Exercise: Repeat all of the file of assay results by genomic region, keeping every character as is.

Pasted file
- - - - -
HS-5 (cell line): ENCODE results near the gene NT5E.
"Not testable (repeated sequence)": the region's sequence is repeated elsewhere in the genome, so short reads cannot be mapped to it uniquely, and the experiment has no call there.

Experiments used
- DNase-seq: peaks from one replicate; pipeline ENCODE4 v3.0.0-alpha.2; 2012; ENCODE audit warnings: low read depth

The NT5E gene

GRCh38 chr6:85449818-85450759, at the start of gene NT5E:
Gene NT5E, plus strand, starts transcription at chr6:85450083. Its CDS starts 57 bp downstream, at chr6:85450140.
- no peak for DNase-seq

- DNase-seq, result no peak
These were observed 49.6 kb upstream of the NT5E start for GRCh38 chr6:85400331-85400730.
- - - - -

HS-5 (cell line): ENCODE results near the gene NT5E.
"Not testable (repeated sequence)": the region's sequence is repeated elsewhere in the genome, so short reads cannot be mapped to it uniquely, and the experiment has no call there.

Experiments used
- DNase-seq: peaks from one replicate; pipeline ENCODE4 v3.0.0-alpha.2; 2012; ENCODE audit warnings: low read depth

The NT5E gene

GRCh38 chr6:85449818-85450759, at the start of gene NT5E:
Gene NT5E, plus strand, starts transcription at chr6:85450083. Its CDS starts 57 bp downstream, at chr6:85450140.
- no peak for DNase-seq

- DNase-seq, result no peak
These were observed 49.6 kb upstream of the NT5E start for GRCh38 chr6:85400331-85400730.